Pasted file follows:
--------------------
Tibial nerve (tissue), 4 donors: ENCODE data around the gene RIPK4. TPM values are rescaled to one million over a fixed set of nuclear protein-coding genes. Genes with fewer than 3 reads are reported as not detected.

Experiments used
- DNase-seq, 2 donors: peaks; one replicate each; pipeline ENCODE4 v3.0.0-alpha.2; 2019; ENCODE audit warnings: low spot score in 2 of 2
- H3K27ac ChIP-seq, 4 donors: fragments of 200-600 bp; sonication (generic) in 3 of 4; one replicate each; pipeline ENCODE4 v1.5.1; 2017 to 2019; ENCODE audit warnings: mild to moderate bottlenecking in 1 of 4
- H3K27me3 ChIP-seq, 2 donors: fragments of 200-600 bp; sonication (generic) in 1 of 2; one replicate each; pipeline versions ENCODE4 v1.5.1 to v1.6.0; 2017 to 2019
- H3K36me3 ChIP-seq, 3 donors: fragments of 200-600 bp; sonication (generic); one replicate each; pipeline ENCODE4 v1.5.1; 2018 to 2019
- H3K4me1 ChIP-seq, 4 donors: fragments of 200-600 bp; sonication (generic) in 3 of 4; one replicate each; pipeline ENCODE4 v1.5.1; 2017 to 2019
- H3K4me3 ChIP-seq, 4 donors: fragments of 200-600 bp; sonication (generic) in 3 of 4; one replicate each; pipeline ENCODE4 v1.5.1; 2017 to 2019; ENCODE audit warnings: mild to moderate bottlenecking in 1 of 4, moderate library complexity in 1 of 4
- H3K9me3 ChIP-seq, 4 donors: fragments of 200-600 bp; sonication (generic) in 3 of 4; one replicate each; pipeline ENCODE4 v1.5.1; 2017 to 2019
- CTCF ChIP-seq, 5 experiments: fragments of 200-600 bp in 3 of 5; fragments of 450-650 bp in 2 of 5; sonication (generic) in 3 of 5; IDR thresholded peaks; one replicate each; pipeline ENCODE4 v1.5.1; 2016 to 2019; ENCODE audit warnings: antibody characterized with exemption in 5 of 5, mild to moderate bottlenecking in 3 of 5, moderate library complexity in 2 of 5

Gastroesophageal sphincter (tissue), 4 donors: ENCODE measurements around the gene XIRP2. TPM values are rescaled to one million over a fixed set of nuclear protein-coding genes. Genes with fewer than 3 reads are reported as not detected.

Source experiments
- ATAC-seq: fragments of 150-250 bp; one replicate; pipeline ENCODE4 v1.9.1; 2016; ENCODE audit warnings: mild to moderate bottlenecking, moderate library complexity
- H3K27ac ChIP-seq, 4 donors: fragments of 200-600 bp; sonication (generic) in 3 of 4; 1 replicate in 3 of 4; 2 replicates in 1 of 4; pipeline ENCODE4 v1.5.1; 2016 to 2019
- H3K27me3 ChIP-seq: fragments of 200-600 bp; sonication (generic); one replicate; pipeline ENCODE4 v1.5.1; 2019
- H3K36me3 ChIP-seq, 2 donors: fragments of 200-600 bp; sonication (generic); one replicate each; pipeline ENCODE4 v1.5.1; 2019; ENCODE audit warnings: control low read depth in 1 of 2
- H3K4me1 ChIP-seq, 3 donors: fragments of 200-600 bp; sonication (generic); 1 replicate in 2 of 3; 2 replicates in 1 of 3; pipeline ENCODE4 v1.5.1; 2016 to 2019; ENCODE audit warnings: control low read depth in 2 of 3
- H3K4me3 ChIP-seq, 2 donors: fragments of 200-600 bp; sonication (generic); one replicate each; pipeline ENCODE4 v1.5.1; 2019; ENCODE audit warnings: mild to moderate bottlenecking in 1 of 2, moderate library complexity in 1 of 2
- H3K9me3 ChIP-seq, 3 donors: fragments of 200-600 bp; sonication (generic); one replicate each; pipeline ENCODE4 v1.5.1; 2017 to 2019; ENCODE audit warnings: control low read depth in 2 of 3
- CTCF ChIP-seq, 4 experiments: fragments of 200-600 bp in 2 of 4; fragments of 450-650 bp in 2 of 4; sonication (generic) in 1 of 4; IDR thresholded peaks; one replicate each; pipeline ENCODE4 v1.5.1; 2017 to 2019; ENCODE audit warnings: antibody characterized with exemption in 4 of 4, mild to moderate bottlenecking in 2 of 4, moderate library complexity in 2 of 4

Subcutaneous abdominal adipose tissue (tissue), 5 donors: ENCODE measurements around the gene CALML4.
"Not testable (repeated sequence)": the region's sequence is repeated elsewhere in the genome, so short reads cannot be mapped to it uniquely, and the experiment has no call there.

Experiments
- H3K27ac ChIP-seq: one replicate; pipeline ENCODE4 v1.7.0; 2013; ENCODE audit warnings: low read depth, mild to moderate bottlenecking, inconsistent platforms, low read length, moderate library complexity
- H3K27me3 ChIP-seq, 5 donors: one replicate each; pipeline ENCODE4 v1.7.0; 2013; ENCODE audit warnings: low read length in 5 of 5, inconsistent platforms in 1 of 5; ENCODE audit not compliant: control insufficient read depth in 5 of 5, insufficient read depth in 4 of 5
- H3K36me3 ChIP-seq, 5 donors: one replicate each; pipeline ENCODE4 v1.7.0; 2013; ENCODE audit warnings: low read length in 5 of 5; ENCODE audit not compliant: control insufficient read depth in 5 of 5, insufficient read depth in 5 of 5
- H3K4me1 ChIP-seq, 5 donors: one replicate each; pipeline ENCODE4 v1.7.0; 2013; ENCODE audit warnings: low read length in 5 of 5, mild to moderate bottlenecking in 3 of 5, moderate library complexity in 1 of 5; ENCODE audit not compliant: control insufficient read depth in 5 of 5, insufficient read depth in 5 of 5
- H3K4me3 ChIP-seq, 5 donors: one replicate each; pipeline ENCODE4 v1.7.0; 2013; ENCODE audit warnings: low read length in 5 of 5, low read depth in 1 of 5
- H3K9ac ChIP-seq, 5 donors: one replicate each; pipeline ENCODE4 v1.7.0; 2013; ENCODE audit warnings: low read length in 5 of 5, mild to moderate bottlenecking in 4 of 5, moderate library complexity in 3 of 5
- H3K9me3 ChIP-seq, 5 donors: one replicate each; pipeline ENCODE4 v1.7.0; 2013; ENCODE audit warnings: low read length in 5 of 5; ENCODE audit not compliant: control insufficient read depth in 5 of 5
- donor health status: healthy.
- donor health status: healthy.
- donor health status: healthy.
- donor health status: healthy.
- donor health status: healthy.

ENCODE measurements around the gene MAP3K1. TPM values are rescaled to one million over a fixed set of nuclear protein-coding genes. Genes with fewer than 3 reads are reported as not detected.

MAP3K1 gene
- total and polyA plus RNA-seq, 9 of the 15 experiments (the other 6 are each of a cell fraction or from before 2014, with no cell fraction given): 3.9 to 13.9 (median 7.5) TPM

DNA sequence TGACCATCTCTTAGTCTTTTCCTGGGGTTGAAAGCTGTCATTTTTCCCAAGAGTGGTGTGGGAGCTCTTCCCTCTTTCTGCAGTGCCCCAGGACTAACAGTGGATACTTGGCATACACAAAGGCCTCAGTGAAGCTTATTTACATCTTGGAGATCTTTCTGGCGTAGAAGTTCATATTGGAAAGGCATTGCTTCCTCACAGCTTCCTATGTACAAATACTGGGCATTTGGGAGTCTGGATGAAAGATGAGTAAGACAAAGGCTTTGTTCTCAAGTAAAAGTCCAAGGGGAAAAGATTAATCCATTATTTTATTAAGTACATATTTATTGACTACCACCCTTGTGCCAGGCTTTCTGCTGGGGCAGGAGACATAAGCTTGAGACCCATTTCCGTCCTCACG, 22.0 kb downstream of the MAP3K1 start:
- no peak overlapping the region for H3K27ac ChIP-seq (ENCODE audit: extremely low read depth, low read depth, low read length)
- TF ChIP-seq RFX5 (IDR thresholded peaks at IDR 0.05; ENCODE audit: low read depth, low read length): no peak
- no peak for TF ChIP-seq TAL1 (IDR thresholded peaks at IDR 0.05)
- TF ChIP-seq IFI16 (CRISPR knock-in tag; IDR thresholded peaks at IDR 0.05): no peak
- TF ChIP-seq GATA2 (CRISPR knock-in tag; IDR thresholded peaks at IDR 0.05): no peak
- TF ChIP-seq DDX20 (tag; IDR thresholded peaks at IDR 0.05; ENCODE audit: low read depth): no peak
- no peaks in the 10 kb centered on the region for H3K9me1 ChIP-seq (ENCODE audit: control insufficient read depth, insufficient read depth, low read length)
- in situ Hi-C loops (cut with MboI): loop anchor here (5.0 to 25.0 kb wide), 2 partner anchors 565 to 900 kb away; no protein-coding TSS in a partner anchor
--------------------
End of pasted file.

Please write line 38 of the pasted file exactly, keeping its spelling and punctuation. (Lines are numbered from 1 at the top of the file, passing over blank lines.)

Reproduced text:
- total and polyA plus RNA-seq, 9 of the 15 experiments (the other 6 are each of a cell fraction or from before 2014, with no cell fraction given): 3.9 to 13.9 (median 7.5) TPM